The opinion of the court was delivered by: CURTIN
In this employment discrimination action brought under the Americans with Disabilities Act of 1990, 42 U.S.C. §§ 12112-12117, (the "ADA"), Jeffrey N. Halas alleges that Ford Motor Company discriminated against him by failing to accommodate his disability and by forcing or tricking him to resign his production position and subsequently refusing to provide him with a salaried position on account of his disability (Item 1; Item 11, Exhibit I).
Defendant has moved to dismiss plaintiff's complaint claiming that plaintiff's claims are time-barred because plaintiff failed to file his charge of discrimination with the Equal Employment Opportunity Commission ("EEOC") within 300 days of the alleged discriminatory act (Items 6 and 7). Plaintiff, appearing pro se, has moved for appointment of counsel (Items 10 and 16).
Plaintiff was hired by defendant on April 21, 1995, as a part-time employee under a collective bargaining agreement with the United Autoworkers in the classification "Automation Tender - Welding Lines" (Item 1, P 4; Defendant's EEOC response # 1 attached to Item 1). This job classification involved the handling of automotive sheet metal components during production stamping and automated welding operations (Defendant's EEOC response # 1). Plaintiff worked without incident or report of difficulty in performing assigned work until a contractual layoff effective June 12, 1995 (Id.). Defendant rehired plaintiff on August 7, 1995, and on August 11, 1995, plaintiff was afforded and accepted full-time work (Id). On August 22, 1995, plaintiff requested reasonable accommodation from defendant due to his disability. Plaintiff claims that in response to this request, defendant offered him a salaried position and instructed that he had to first resign his hourly position. Plaintiff's last day of employment at Ford Motor Company was August 26, 1995. Plaintiff alleges that defendant subsequently refused to provide him with a salaried position. Plaintiff contends that he was tricked into resigning his hourly job by defendant's promises of a salaried position. Defendant claims that plaintiff voluntarily resigned from his production line position and that it never offered plaintiff a salaried position (Defendant's EEOC response # 3).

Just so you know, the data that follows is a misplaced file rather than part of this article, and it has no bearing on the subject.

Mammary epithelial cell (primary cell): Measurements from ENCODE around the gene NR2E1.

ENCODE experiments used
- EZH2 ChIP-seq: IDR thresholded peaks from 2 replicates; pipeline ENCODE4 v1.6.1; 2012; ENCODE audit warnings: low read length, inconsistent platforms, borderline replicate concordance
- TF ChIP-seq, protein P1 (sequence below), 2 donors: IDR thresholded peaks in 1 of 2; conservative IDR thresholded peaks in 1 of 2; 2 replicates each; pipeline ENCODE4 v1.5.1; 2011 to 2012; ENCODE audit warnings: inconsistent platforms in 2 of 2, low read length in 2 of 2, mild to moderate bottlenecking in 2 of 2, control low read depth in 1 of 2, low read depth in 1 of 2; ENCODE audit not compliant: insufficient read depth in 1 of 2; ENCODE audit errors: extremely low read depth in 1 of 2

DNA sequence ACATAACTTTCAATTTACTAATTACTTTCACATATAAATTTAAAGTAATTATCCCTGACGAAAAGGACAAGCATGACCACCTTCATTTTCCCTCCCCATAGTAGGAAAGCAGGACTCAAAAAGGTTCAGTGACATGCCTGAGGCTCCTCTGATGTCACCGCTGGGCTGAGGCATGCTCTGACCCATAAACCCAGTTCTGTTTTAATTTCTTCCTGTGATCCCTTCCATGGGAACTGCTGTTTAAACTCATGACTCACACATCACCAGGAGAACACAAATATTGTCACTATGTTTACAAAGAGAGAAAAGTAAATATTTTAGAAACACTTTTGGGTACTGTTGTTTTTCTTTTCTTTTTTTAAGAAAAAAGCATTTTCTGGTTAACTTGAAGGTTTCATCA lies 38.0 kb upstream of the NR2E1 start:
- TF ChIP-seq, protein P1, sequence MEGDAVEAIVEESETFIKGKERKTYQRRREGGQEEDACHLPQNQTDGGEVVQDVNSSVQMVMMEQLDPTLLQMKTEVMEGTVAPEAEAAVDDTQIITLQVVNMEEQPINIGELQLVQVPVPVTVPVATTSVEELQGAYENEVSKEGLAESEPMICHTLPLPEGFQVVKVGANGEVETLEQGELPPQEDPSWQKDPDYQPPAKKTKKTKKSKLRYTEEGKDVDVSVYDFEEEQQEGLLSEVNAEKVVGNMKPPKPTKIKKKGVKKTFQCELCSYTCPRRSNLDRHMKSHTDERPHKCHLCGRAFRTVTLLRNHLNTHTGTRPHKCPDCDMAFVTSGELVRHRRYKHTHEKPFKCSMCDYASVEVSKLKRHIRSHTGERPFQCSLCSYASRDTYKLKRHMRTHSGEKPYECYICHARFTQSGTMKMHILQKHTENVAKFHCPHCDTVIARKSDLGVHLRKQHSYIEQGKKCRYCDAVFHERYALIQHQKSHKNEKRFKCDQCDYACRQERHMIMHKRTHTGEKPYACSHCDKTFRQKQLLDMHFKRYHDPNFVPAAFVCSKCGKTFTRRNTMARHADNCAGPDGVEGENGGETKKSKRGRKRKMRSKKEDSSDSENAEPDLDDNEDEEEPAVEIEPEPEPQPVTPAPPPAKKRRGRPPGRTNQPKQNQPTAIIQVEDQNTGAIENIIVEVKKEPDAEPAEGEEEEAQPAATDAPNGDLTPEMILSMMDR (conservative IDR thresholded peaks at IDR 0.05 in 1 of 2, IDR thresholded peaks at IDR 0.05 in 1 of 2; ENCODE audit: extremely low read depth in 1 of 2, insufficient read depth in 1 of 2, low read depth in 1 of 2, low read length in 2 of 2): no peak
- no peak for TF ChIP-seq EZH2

Plaintiff asserts that he has a hemangeoma (benign vein tumor) on the palm of his left hand. He claims that he suffered this permanent nerve damage while he was serving in the United States Air Force and that he is currently on the disabled veterans list (Item 11, Exhibit A). He submits that he disclosed his disability to defendant on two separate occasions prior to the days immediately preceding his resignation: on the employment application that he filed with the New York State Department of Labor, and during his prehire physical with defendant's in-house physician (Item 12, Attachment). Defendant contends that during his four-month employment, plaintiff did not identify himself as a disabled person in need of accommodation, nor were there any reports that plaintiff had physical difficulty performing his work (Defendant's EEOC Response # 1; Item 12, p. 4).
Plaintiff completed the questionnaire and hand-delivered it to the EEOC on June 18, 1996. Plaintiff alleges that when he dropped off the form, EEOC personnel explained to him that by turning in the questionnaire on that date, he satisfied the 300-day requirement (Items 12 and 25). On June 20, 1996, the EEOC sent plaintiff a letter acknowledging plaintiff's "charge of employment discrimination" against defendant (Item 21, attachment). The letter instructed plaintiff to sign, date, and return the enclosed Charge of Discrimination, which was drafted from plaintiff's responses on the questionnaire. The EEOC received plaintiff's signed and dated EEOC Charge on June 25, 1996 (Item 11, Exhibit I).
On January 30, 1997, the EEOC dismissed plaintiff's charge because it found that it lacked jurisdiction to investigate plaintiff's allegations claim since it found that plaintiff's allegations did not involve a disability that is covered by the ADA (Item 1, attachment). In its cover letter, the EEOC explained that:
Because you were not an individual under the provisions of the [ADA], [defendant] was neither required nor obligated to provide you with your requested accommodation. In regards to your allegation that you were forced to resign your production position and denied a salaried position, the record shows that you voluntarily terminated your employment.
(Id.). The EEOC dismissal form instructed plaintiff that he had the right to file a lawsuit against defendant under federal law in either federal or state court (Id.).
On February 11, 1997, plaintiff commenced this action. Defendant was served on or about March 17, 1997 (Item 5). On May 7, 1997, defendant brought the pending motion to dismiss for failure to file the EEOC charge within 300 days.
Incidentally, plaintiff presented his claims to the New York State Department of Labor in the context of an unemployment compensation proceeding. On July 18, 1997, the New York State Department of Labor Unemployment Insurance Appeal Board (the "Board") found that the evidence establishes that plaintiff's employment ended because the nature of the production line work aggravated a preexisting disability, and that plaintiff had advised defendant's doctor of his condition (Item 27, attachment). The Board concluded that plaintiff's written statement of August 22, 1995, was an attempt by plaintiff to convey to defendant that he could not perform his job duties due to his disability and to request other duties that ...